By Dave Clifton
Content Strategy Specialist

There’s no shortage of initialism and acronyms in the field of facilities management. You might use a CAFM or IWMS platform, review vendor SLAs, and pursue training for your FMP, SMP, or CFM. It can get a little confusing—especially when new terms rise within the industry. For example, what does BIM mean?

BIM is the latest and greatest abbreviation in a long list of important terms and concepts, and one FMs need to get familiar with. The concept of BIM itself isn’t new, but its relevance in an increasingly digital world means it’s skyrocketing in popularity and importance among facilities professionals. Here’s what you need to know about Building Information Modeling (BIM).

What is BIM? 

Let’s start with the basics: what is BIM? Building Information Modeling is the practice of creating a comprehensive digital mockup of a building, with each of its subsystems quantified. The simplest analogy is to imagine a layered design, with each layer representing a subsystem of the building. Stack them atop each other to form a complete picture of facilities or peel them back one by one to get a deeper understanding of each subsystem and its role as part of the whole.

But BIM is much more than a nuanced CAD mockup: it’s an intelligent system that brings every subsystem together in context and profiles dynamic insights about how they affect facility function. If you change X aspect of a specific subsystem, how does it affect systems Y and Z, and the building as a whole?

BIM brings dynamic capability to all aspects of facility management: planning, budgeting, maintenance, and much more. It helps facility managers make data-driven decisions on a grand scale.

Building Information Modeling, explained

BIM is incredibly complex, even for small buildings, because it brings together so many sources of information and delivers dynamic insights at every level. Facilities managers can see the effects of their decision-making not only on the subsystem they directly apply to, but within the broader context of the building as a whole. This extrapolation forces much more sophisticated thinking and a more thoughtful approach to facility management.

To contextualize how complex BIM is, you need only look at a digital twin: the CAD mockup of a building, linked to its real-world counterpart. Digital twins quantify the tangible.

For example, the building’s electrical system isn’t just a series of wires and outlets anymore—it’s a central nervous system that supplies power throughout the building. The digital twin shows this, and quantifies everything from how much power it uses, to its costs, to the integrity of the system based on service records, to its proximity to other systems within the building.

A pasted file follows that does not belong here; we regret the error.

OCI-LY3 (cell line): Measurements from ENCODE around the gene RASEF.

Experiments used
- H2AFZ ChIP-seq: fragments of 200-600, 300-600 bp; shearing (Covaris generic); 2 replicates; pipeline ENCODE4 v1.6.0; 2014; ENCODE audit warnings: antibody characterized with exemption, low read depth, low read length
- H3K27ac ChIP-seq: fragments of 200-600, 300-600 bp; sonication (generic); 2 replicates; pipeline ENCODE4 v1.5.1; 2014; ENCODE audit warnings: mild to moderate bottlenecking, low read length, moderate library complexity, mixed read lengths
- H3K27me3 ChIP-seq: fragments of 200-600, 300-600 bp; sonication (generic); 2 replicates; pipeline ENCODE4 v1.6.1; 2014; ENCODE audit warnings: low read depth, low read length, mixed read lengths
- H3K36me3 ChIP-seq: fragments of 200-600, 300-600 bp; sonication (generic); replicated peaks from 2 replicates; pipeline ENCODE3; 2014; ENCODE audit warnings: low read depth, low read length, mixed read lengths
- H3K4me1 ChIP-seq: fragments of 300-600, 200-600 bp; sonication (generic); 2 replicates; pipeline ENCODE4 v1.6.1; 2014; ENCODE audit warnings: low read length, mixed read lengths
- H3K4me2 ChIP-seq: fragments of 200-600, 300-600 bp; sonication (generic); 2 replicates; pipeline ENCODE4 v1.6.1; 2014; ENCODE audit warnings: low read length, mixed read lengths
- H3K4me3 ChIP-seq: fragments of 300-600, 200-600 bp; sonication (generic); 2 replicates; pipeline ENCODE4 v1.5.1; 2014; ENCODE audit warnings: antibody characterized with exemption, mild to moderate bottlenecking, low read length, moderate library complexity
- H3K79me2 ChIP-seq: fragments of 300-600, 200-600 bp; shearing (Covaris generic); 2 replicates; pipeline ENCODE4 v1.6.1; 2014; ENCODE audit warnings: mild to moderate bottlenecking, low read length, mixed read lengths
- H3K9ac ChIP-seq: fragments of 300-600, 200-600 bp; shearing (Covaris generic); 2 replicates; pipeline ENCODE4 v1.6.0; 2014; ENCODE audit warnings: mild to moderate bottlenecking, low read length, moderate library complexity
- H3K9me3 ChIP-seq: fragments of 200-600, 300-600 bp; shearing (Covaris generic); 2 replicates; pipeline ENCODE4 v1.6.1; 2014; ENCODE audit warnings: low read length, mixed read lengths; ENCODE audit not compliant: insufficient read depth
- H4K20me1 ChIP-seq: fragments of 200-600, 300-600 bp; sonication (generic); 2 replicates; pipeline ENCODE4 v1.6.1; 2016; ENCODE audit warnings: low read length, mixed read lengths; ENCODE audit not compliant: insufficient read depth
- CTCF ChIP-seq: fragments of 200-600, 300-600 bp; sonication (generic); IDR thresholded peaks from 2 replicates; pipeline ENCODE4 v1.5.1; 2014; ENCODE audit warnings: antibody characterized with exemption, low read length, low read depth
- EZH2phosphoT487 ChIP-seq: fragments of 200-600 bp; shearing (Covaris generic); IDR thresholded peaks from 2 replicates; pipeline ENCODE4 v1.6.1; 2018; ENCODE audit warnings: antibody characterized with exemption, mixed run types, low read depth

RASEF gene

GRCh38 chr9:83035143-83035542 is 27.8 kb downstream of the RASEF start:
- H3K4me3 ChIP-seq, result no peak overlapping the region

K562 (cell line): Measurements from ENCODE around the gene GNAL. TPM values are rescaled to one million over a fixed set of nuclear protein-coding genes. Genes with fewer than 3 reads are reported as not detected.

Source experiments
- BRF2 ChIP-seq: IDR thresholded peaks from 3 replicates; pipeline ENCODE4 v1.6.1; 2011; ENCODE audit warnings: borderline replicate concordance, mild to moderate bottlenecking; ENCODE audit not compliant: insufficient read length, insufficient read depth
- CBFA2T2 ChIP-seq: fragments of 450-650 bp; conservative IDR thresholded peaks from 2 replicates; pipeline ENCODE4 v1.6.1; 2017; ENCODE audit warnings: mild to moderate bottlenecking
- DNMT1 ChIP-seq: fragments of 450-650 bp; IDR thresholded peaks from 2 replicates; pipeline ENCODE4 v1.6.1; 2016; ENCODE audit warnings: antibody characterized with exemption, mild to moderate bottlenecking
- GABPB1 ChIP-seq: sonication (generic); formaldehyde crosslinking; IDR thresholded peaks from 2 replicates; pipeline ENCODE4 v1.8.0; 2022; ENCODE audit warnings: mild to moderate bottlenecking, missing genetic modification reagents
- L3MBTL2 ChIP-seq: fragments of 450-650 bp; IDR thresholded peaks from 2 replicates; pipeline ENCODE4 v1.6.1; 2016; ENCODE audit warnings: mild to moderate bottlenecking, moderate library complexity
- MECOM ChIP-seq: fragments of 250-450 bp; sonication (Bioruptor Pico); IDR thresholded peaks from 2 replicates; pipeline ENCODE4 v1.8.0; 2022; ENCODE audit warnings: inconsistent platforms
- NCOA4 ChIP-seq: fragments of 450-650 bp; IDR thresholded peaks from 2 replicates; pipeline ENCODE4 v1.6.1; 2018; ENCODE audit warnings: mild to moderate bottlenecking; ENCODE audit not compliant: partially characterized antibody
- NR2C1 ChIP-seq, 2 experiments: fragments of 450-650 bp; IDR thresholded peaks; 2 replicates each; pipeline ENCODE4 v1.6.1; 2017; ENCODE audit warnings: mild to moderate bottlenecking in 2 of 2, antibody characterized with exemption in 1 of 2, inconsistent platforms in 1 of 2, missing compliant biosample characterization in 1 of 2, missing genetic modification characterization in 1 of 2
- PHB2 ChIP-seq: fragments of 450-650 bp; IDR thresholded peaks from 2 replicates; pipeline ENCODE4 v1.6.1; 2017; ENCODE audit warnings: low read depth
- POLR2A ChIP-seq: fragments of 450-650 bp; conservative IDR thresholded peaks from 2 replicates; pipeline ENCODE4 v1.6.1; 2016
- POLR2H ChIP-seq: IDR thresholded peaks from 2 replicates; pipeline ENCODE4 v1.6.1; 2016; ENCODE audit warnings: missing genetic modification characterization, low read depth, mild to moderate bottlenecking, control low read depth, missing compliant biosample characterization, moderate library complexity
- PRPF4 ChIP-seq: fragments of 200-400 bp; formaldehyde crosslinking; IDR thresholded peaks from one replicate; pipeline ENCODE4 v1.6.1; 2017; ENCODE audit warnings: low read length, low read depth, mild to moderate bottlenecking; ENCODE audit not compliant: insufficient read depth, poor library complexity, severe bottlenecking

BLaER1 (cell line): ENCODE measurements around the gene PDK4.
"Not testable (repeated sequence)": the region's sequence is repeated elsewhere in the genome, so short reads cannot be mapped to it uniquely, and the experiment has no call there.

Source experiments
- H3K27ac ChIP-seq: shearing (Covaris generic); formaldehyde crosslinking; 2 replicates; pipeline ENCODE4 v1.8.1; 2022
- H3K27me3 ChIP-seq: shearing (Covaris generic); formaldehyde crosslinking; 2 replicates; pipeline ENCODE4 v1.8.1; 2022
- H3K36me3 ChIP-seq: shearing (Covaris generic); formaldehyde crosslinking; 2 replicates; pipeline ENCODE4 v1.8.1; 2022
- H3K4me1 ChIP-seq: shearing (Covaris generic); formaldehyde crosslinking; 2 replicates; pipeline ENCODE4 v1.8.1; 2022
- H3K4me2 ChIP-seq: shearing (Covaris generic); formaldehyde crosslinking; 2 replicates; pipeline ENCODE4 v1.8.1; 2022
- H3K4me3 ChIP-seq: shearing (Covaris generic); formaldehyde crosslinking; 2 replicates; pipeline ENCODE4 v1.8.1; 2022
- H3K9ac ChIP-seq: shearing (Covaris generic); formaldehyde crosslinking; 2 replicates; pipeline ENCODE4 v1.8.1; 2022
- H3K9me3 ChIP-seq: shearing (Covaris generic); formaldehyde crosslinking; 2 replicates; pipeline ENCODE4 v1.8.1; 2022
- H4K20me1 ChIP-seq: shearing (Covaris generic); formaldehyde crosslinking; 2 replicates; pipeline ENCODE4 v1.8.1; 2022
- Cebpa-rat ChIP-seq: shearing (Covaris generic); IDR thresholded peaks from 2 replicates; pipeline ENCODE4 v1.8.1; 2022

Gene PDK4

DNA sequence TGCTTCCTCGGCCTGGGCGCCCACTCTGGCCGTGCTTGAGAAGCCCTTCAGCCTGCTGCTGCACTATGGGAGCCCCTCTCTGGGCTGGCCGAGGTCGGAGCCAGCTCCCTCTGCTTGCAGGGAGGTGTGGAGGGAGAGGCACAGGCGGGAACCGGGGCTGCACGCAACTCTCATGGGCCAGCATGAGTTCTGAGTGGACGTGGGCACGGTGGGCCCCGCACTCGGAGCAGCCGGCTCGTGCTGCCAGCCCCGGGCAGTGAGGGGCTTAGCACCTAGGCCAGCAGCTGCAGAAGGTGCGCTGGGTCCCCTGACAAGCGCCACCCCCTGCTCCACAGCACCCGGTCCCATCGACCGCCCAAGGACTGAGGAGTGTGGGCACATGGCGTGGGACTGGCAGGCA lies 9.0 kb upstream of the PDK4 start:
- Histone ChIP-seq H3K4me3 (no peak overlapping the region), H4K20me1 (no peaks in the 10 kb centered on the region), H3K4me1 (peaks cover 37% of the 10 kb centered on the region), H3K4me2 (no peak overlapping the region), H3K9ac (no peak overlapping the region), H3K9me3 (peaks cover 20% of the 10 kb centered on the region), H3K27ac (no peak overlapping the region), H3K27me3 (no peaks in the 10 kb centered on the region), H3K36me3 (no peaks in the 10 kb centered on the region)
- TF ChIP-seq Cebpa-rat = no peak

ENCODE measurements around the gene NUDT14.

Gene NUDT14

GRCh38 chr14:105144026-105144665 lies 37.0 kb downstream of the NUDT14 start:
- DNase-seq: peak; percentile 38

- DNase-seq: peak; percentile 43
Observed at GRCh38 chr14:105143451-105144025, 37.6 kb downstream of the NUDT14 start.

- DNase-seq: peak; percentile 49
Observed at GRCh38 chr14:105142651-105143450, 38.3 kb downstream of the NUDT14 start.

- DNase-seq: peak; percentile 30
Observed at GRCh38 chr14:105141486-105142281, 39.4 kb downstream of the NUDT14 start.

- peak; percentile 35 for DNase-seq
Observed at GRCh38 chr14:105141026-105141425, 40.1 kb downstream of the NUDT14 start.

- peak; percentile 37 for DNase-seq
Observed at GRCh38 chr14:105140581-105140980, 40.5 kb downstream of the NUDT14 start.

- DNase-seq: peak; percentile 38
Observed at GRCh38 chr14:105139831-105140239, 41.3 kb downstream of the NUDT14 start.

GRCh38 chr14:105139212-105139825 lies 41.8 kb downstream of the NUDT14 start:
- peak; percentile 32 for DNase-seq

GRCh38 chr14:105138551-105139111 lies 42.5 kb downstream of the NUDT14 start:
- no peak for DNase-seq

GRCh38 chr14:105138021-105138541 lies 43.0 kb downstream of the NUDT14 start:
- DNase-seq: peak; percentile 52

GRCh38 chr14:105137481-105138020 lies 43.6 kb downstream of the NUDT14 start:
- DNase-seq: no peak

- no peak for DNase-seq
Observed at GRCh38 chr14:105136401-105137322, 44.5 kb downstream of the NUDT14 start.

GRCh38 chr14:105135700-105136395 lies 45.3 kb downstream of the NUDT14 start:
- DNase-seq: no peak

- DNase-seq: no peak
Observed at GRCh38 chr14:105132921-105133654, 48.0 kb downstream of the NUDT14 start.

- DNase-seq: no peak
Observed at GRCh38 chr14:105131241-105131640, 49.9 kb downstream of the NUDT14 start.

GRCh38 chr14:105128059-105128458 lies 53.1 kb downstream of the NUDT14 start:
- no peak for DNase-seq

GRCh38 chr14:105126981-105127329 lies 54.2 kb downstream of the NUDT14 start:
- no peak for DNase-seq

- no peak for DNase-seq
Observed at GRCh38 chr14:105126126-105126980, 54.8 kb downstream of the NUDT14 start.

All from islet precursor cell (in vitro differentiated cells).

Through BIM, every system has context and every decision has effects. BIM brings facilities managers an accurate depiction of both through a digital twin. That way, if you ever decide to do anything with the electrical system, you’ll have a complete understanding of how your decision affects your facilities, budget, other subsystems, and more.

The benefits of BIM

BIM isn’t needlessly complex. Harnessing the power of BIM and the many insights it offers leads to significant value for facilities managers.

  • Fewer mistakes made in the decision to update or improve facilities
  • Better collaboration and communication among stakeholders
  • Improved ability to project costs and budget
  • Mitigated risk in changing facilities
  • Expedited results on facilities-related actions
  • Sophisticated oversight for better facilities management
  • Reduced instances of rework or conflict in facilities systems
  • Improved outcomes for maintenance and improvements

The underlying factor for all these individual benefits is better building visibility. The broad information afforded to facilities managers through BIM translates into more powerful decision-making capabilities with better outcomes—all because they’re data-backed. BIM can be the difference between a well-intended decision and the right one.

BIM means better facilities management

BIM might stand for Building Information Modeling, but it equally stands for “Better Insights and Management,” because that’s exactly what it enables. There are significant opportunities to channel BIM insights into better facilities management, including:

  • Development of a proactive and preventive maintenance plan
  • Better planning, including for emergencies
  • Smarter budgeting and cost planning for capital systems
  • Informed decision-making about floor plans and workspaces

As buildings become epicenters for data generation, BIM gathers and contextualizes that data for better facilities management. It takes the guesswork out of maintaining and using facilities and provides context for how facilities management decisions affect the form and function of a building. BIM is rooted in Building Information Modeling but embodies Better Insights and Management.

Keep reading: How Does BIM Work?

Tags:  Archibus Building Information Modeling (BIM) Digital Twin Serraview SiQ